Franklin v. DIST. CT. OF 10th JUD. DIST., ETC.

Annotate this Case

571 P.2d 1072 (1977)

Fredrick Lee FRANKLIN, Petitioner, v. The DISTRICT COURT OF the TENTH JUDICIAL DISTRICT IN AND FOR the COUNTY OF PUEBLO, State of Colorado, and Richard D. Robb, the duly elected, qualified and acting District Judge in and for the County of Pueblo in the Tenth Judicial District of the State of Colorado, Respondents.

No. 27820.

Supreme Court of Colorado, En Banc.

October 24, 1977.

As Modified On Denial of Rehearing November 21, 1977.

Pueblo County Legal Services, Inc., John Shanley, Pueblo, for petitioner.

*1073 Faricy & Tursi, Paul J. Willumstad, Pueblo, for respondents and Pueblo County Dept. of Social Services.

ERICKSON, Justice.

Pursuant to C.A.R. 21, the petitioner sought relief in the nature of prohibition. We issued a rule to show cause and now make that rule absolute.

Petitioner, Fredrick Lee Franklin, is the defendant in a paternity action brought by the Pueblo County Department of Social Services, pursuant to section 19-6-101(1), C.R.S.1973. Petitioner filed a motion in that action, requesting that blood grouping tests be performed and that the court order that he be relieved from the costs of the tests, because he was an indigent. The respondent court granted the motion for the blood tests but held that the petitioner would have to bear the costs of the tests.

Petitioner contends that his rights to equal protection and due process under the Fourteenth Amendment to the United States Constitution will be violated as a result of the district court's action, since the effect of the court's decision is to require him to proceed to trial without the benefit of the blood grouping tests. We agree.

Two statutory provisions establish the right of an alleged father to blood grouping tests:

Section 19-6-104(3), C.R.S.1973.

"(3) Upon motion of the alleged father, blood grouping tests may be ordered and the results received in evidence, as provided in XX-XX-XXX, C.R.S.1973."

Section 13-25-126, C.R.S.1973.

"(a) In any action, suit, or proceeding in which the paternity of any child is at issue, upon motion of the alleged father, the court shall order the mother, her child or children, and the alleged father to submit to one or more blood grouping tests. If any party refuses to submit to these tests, the court may resolve the question of paternity against such party or enforce its order if the rights of others and the interests of justice so require. "(b) The tests shall be conducted by a duly qualified physician or other duly qualified person, who shall be an expert witness. Costs of any such expert witness shall be fixed at a reasonable amount and shall be paid as the court orders."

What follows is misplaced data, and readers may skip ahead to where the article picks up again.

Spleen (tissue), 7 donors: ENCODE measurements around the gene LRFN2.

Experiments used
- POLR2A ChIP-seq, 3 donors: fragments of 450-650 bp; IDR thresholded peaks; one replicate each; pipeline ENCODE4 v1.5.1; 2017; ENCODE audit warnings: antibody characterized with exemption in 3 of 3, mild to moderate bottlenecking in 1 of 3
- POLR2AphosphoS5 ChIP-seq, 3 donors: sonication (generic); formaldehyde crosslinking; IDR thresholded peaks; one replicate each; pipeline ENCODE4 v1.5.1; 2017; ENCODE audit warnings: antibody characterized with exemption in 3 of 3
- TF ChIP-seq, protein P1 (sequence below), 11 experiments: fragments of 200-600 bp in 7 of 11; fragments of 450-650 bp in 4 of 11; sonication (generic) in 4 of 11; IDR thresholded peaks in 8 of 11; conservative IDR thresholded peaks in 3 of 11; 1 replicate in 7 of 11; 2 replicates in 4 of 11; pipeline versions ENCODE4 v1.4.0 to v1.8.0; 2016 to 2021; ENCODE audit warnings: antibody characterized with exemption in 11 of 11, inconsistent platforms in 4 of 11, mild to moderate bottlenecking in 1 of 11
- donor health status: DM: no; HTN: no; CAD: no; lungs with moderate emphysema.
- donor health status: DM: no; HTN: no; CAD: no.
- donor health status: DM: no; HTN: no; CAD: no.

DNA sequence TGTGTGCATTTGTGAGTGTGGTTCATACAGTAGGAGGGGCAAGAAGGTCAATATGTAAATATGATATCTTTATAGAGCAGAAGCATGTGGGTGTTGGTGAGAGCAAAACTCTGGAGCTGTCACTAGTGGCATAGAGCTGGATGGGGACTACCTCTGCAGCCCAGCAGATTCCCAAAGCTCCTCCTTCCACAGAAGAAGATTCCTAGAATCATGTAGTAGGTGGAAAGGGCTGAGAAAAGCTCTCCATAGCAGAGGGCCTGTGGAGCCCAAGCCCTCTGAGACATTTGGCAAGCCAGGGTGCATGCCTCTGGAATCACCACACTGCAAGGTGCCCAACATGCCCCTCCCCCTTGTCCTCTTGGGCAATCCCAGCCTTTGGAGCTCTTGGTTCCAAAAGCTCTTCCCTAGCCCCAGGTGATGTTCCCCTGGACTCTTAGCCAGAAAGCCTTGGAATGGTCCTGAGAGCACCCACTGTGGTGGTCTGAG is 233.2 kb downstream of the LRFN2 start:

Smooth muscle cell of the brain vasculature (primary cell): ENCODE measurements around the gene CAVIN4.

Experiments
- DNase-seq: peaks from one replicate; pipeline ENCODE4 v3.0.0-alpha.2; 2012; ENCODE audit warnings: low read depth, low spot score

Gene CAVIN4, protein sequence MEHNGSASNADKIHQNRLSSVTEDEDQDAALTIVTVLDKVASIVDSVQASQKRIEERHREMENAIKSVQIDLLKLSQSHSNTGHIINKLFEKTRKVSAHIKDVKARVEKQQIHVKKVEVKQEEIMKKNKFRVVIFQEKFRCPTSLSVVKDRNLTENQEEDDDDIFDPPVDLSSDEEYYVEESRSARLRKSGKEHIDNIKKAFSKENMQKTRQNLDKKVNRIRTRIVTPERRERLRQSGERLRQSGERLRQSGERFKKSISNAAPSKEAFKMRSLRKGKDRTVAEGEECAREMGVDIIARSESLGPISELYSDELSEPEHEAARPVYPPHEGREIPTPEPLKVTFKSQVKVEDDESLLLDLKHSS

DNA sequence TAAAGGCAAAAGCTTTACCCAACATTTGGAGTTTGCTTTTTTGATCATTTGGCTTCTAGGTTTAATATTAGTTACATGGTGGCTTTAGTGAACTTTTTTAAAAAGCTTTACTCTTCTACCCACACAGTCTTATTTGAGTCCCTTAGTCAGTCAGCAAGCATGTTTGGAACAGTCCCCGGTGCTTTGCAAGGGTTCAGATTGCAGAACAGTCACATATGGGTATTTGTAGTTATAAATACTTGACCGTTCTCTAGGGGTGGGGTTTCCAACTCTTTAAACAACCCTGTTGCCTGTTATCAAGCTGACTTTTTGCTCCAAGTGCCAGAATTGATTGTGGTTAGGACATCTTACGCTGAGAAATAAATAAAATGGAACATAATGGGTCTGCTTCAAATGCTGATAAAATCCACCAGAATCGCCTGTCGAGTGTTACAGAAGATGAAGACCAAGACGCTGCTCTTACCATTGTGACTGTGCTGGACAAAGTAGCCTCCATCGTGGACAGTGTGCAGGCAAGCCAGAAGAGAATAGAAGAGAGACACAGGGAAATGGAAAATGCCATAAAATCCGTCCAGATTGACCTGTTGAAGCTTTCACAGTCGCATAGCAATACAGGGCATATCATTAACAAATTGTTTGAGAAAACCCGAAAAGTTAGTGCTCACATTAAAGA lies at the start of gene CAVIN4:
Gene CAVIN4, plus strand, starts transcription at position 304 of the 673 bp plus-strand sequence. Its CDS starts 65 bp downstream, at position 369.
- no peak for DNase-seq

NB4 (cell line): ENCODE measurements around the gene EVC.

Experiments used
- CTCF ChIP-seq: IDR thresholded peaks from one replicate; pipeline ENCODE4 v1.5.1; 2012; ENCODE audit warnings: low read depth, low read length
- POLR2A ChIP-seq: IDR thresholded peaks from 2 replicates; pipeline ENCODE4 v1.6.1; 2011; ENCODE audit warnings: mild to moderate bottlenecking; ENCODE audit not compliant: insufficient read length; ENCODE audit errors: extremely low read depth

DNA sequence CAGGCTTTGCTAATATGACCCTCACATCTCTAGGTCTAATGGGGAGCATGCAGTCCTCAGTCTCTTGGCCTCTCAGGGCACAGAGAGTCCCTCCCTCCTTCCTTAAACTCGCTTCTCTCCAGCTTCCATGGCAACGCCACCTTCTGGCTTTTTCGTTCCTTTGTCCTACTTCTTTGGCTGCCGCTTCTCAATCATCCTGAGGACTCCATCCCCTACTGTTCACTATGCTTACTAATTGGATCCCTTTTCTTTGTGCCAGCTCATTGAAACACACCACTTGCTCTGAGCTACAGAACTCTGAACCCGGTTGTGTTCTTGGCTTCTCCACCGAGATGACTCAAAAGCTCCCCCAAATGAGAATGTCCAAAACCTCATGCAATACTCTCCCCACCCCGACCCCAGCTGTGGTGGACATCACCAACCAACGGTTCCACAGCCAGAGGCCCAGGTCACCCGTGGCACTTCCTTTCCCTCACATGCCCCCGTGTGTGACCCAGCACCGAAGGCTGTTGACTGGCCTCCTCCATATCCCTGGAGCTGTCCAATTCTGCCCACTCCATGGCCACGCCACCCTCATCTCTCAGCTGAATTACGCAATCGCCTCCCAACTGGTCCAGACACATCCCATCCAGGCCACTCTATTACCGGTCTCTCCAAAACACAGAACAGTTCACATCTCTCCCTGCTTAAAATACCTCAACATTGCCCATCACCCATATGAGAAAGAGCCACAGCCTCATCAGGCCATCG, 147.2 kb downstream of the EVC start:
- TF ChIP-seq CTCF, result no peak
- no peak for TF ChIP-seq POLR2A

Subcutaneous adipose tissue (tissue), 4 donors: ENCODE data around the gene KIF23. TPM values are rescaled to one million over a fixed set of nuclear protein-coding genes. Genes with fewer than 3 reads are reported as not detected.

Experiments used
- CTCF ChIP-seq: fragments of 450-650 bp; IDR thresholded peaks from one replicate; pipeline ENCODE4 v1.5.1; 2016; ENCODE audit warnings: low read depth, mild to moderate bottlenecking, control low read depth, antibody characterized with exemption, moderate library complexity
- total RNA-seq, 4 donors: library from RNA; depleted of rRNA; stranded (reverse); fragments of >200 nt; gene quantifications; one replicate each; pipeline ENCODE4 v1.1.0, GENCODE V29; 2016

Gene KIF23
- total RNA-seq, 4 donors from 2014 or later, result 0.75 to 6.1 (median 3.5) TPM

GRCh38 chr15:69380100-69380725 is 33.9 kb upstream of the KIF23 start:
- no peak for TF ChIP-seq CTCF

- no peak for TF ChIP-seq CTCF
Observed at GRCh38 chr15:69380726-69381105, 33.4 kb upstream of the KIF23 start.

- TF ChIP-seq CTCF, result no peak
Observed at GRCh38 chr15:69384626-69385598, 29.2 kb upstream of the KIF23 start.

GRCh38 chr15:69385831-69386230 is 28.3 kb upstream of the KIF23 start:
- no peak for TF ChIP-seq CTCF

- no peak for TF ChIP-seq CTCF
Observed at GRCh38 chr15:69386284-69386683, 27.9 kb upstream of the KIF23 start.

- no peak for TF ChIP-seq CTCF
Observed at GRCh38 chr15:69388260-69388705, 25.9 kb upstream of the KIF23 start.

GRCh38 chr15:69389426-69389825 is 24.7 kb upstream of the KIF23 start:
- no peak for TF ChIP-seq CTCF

This court has held that this statute entitles the putative father, as a matter of right, to have the blood grouping tests made and received into evidence when definite exclusion is established and a proper foundation is laid. Beck v. Beck, 153 Colo. 90, 384 P.2d 731 (1963). Upon motion by the alleged father, trial of the paternity issue cannot be held until after blood grouping tests are available. People In Interest of Unborn Child v. Estergard, 169 Colo. 445, 457 P.2d 698 (1969).

If the results of the blood grouping tests are undisputed and in the defendant's favor, the defendant cannot be found to be the father. Section 13-25-126(1)(c)(I), C.R. S.1973. It has been estimated that with the aid of blood grouping tests, based upon each of the three blood type classifications, A-B-O, M-N, and Rh-hr, a man falsely accused has a 55% chance of proving his non-paternity. Keefe and Failey, A Trial of Bastardy is a Trial of the Blood, 34 Cornell L.Q. 72 (1948); accord, State v. Fowler, 277 N.C. 305, 177 S.E.2d 385 (1970).

We are in agreement with the approach outlined by the court in People v. Doherty, 261 App.Div. 86, 24 N.Y.S.2d 821 (1941):

"[W]e think the correct practice would have been for the court to have granted a reasonable adjournment to enable the defendant to procure a reputable physician to perform the test on the court's order; but if it appeared that the defendant was financially unable to provide for such a test, a physician should have been appointed by the court, and a reasonable fee therefor should have been made a county charge. The language of the statute is mandatory, and the right given thereunder should not be made dependent upon the financial resources of the defendant.. . .."

*1074 The right to have blood tests performed cannot be denied an indigent defendant without violating the equal protection clause of the Fourteenth Amendment of the United States Constitution.[1]

Accordingly, the rule is made absolute, and the district court is directed to determine whether the petitioner is, in fact, indigent and unable to pay for blood grouping tests and, if so, to order the blood grouping tests be made at county expense.

NOTES

[1] Other courts have characterized paternity actions as being "quesi-criminal" in nature and have analogized the cost of blood grouping tests to the cost of trial transcripts in criminal actions under Griffin v. Illinois, 351 U.S. 12, 76 S. Ct. 585, 100 L. Ed. 891 (1956). See Walker v. Stokes, 45 Ohio App.2d 275, 344 N.E.2d 159 (1975); Commonwealth v. Possehl, 355 Mass. 575, 246 N.E.2d 667 (1969).